Woven fabrics, embroidery lace, and the “Roman Jewish stitch” record the rich textile history of the old synagogues of the Roman Ghetto

Sarah, Rebecca, Rachel, and Leah--may He bless every daughter of Israel who fashions a coat or covering with which to adorn the Torah, or who prepares a candle in honor of the Torah, May the Holy One, blessed be He, pay her reward and grant her the good that she deserves, and let us say Amen.

According to the Chief Rabbi of Rome, the Italian rite contains a special additional blessing for “every daughter of Israel, who makes a me’il or mitpachat (mantle ) in honor of the Torah.” The me’il is the outer embroidered garment of the Torah scroll, the mitpachat is the inside wimple or handkerchief (in Modern Hebrew it means handkerchief). According to the Chief Rabbi of Rome, the Italian rite is one of a kind, and nowhere else will you hear blessings for women. The precious handmade and embroidered mappot fabrics represent direct Jewish participation, specifically female; the worthy women descendants of ancestors who, in the desert, had spun the fabrics for the tabernacle…”And all the skilled women spun with their own hands, and brought what they had spun, in blue, purple, and crimson yarns, and in fine linen.” (Exodus 35:25).

The Jews of Rome were forbidden from trading new fabrics, owing to Papal restrictions. The fabrics are embroidered from recycled material. Hence, the ritual nature is worth mentioning for clarity. The ritual question concerns whether or not this practice is actually allowed for the adornment for an object so sacred , such as the Sefer Torah (Torah Scroll), explains Rabbi Riccardo Di Segni, the Chief Rabbi of Rome. Rabbi Di Segni says that the rule is codified in the main books of religious law, such as the Shulchan A’rukh (Orach Chayim 153:21). It is also found in the addition of Moshe Isserles (147:1), where the practice is prohibited. In any case, the Roman Jews engage in this practice. “Our ancestors did it by virtue of necessity, bypassing papal bans and ritualistic principles that may be well founded, but definitely not absolute. in order to express their religious devotion and to honor the Torah.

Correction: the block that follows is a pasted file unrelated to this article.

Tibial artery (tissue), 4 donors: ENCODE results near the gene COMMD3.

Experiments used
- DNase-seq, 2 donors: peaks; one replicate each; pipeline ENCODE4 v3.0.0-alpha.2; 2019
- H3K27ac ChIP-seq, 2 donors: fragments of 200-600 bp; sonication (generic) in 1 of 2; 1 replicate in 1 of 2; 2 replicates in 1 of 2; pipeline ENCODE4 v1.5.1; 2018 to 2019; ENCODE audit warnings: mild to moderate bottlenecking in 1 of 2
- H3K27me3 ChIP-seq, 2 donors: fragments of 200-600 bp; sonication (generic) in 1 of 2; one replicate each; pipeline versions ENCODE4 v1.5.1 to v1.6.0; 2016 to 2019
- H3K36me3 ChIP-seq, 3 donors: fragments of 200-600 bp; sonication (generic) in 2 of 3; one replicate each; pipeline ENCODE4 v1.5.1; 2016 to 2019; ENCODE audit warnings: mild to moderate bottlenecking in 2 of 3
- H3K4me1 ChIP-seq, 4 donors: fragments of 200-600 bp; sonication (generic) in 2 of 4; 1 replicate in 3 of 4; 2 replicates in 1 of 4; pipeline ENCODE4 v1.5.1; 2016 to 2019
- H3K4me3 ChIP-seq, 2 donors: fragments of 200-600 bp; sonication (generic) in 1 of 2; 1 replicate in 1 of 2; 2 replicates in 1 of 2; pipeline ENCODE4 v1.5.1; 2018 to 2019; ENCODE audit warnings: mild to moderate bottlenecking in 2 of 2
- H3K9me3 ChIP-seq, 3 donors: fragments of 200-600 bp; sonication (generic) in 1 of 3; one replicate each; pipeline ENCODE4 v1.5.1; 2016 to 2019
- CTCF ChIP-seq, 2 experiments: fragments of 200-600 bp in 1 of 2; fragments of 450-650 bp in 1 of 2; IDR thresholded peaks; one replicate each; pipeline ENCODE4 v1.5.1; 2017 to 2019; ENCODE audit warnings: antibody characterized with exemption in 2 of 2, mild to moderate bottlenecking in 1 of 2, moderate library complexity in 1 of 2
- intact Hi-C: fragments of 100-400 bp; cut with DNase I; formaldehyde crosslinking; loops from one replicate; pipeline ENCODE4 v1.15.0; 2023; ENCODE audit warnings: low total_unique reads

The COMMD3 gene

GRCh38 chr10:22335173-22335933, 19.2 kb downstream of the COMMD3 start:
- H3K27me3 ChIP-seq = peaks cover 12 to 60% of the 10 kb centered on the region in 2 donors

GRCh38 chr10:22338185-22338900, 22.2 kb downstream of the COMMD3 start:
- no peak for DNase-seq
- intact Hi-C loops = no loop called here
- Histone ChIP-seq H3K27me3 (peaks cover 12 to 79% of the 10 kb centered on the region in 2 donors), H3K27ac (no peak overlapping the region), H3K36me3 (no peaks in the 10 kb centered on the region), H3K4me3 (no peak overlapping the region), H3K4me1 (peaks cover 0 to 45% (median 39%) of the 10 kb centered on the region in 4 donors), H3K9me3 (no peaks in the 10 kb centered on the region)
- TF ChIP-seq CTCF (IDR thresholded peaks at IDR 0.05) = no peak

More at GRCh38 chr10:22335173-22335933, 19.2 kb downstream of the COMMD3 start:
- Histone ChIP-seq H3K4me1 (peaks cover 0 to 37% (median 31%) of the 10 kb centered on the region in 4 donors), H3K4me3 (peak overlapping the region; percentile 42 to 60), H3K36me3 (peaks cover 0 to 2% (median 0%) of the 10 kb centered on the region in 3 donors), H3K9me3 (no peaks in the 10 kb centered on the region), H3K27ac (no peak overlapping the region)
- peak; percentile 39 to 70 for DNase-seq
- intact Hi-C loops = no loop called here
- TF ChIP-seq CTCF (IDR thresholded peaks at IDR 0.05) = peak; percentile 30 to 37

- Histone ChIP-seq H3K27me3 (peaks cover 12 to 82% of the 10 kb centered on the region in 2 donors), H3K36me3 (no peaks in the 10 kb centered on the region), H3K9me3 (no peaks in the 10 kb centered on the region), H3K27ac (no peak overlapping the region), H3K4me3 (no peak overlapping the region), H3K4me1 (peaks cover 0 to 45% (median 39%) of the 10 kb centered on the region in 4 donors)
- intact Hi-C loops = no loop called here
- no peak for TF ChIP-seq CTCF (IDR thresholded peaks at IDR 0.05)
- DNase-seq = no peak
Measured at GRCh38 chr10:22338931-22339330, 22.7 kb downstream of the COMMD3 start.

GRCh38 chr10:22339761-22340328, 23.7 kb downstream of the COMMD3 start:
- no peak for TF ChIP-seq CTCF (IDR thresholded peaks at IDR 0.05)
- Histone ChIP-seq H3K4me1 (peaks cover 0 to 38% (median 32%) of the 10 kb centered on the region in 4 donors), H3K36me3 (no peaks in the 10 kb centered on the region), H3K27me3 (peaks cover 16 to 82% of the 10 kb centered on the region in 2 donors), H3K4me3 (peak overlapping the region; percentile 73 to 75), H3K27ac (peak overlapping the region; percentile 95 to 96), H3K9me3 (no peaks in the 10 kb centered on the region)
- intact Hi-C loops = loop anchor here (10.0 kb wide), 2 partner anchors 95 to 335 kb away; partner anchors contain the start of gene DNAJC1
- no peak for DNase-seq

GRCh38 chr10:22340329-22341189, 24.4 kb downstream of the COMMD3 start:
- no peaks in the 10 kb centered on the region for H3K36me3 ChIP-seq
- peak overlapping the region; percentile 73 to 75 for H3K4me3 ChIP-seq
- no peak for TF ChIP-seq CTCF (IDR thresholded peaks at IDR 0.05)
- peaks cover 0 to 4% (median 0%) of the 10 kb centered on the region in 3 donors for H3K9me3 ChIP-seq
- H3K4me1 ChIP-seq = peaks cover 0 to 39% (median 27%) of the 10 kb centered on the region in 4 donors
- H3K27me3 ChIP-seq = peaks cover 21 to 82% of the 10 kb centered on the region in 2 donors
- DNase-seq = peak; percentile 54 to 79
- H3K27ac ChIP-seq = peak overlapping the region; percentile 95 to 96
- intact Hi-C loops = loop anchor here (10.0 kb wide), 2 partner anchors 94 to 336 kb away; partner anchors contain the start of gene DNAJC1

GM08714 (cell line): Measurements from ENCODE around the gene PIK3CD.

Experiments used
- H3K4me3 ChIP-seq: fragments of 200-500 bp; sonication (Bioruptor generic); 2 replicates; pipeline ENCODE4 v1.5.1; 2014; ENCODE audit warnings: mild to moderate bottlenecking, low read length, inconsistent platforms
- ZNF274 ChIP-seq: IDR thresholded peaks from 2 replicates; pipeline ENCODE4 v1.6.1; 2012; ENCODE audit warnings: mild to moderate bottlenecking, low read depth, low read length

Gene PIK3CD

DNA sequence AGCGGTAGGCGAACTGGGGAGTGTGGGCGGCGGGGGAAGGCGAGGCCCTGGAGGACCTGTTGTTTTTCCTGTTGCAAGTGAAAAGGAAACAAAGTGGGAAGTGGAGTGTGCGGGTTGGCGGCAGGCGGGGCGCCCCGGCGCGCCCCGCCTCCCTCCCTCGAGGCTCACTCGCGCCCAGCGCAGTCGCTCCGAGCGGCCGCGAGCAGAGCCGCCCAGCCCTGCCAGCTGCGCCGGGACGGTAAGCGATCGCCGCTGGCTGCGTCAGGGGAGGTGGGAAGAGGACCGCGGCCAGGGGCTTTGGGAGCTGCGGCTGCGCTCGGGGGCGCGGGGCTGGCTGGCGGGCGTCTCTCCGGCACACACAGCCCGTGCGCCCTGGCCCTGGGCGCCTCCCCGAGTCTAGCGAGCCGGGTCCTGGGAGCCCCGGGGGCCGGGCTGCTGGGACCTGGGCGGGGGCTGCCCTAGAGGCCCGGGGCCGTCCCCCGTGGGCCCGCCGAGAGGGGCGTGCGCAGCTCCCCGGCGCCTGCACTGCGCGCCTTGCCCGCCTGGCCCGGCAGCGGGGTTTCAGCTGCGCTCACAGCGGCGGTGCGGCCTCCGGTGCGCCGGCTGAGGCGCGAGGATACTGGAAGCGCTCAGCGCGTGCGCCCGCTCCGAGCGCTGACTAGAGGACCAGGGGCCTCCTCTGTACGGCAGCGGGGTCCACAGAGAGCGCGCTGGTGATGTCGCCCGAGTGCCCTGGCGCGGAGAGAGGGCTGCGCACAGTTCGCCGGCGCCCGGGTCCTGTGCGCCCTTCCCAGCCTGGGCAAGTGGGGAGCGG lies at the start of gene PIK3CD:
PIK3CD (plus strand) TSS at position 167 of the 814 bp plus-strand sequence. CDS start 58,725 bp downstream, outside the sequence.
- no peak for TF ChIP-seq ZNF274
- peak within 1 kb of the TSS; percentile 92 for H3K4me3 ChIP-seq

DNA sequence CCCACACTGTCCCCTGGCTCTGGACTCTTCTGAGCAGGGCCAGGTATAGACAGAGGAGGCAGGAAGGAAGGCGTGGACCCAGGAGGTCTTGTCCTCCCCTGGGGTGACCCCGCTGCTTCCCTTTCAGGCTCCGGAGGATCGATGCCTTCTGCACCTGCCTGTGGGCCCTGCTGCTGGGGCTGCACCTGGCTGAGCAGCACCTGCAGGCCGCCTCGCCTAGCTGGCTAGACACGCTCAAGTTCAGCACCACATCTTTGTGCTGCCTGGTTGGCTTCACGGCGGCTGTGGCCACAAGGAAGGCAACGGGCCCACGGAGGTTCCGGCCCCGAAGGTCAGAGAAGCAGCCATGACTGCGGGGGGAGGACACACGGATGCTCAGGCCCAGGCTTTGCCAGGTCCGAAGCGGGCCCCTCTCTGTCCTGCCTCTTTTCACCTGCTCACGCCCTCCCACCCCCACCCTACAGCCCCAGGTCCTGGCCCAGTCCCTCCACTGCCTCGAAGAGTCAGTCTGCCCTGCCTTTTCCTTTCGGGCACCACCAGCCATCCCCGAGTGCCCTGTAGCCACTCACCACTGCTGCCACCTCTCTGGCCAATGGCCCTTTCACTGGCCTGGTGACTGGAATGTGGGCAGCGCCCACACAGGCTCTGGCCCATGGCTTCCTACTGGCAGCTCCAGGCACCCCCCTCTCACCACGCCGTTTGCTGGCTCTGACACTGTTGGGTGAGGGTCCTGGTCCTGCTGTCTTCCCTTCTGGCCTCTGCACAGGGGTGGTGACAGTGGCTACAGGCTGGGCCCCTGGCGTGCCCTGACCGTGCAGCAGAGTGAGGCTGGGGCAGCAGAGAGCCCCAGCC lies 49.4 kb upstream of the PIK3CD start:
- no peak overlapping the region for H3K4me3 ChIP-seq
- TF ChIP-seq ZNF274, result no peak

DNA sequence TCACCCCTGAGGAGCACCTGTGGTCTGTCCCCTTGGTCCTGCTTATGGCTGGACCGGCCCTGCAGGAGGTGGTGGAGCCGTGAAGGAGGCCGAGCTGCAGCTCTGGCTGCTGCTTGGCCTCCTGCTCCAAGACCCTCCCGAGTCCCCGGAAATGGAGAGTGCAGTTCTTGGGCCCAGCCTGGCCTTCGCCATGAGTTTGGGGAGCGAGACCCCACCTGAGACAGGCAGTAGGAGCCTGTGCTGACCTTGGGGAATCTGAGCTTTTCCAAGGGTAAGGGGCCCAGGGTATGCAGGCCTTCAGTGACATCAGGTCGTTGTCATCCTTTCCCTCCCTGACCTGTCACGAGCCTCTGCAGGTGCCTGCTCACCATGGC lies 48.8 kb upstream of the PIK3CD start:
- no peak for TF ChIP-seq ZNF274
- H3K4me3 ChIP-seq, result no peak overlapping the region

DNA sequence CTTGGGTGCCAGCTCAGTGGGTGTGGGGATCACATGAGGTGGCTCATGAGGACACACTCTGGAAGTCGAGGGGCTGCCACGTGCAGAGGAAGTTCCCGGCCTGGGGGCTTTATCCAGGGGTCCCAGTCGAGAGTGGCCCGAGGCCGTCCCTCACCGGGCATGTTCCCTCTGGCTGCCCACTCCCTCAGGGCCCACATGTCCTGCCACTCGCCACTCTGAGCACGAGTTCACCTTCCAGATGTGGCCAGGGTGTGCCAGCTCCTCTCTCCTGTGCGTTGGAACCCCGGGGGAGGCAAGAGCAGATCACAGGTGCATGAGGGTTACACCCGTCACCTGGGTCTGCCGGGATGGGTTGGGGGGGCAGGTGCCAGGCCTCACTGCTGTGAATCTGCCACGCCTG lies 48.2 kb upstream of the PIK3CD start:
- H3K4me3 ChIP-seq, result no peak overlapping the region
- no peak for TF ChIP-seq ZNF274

Inside the former Ghetto, there was only one synagogue for the entire community, the building of the Cinque Scole, in which there were five rooms of worship, Scola Tempio for the Roman Jews. These partitions for worship included: Scola Nuova for the Jews of the Papal States, excluding Rome, Scola Castigliana and Scola Catalanafor for the Jews of the Iberian Peninsula. and Scola Siciliana for the Jews of southern Italy.

The Roman Ghetto was established in 1555 in the Sant’Angelo district, on the banks of the Tiber River in front of the Tiber Island. It was a neighborhood surrounded by walls and guarded by watchmen. The doors/gates were opened an hour after sunrise and were closed an hour before sunset.

Jews were prohibited to own real estate, jewelry, lavish clothing, and carriages. They were required to wear a distinctive symbol and forbidden to display any social status which did not pertain to their religious community. They were not permitted to acquire a certain affluence and were allowed to engage only in the profession of money lending, as well as dealing in junk and rags (stracciera seu cenceria).

It is interesting to note that the physical separation of the ghetto did not interrupt relations between Jews and Christians. Regardless, judging from frequent violations of the rules, the Jews of Rome moved freely around and outside the city, but were compelled to wear a special marking/ Likewise, Christians freely came to the neighborhood to do business and buy goods.

Inside the ghetto (enclosure). it has been noticed, extremely prosperous families lived side by side with extremely poor families. For example, there were about eight hundred families in the ghetto, and at least two hundred families were rich.

A recent study highlighted the telling detail that those Jews living on the inner most street of Via Rua, farthest from the Tiber River and its flooding, were comprised of the most affluent families. Social stratification already had existed in the Roman Jewish population even before the beginning of the Ghetto period.

With the arrival of the Spanish Jews from the Iberian Peninsula in 1492, a consistent and a more distinct social stratification began to emerge within the Jewish community of Rome. The most prominent were money lenders, craftsmen, small business workers. followed by the lowest class.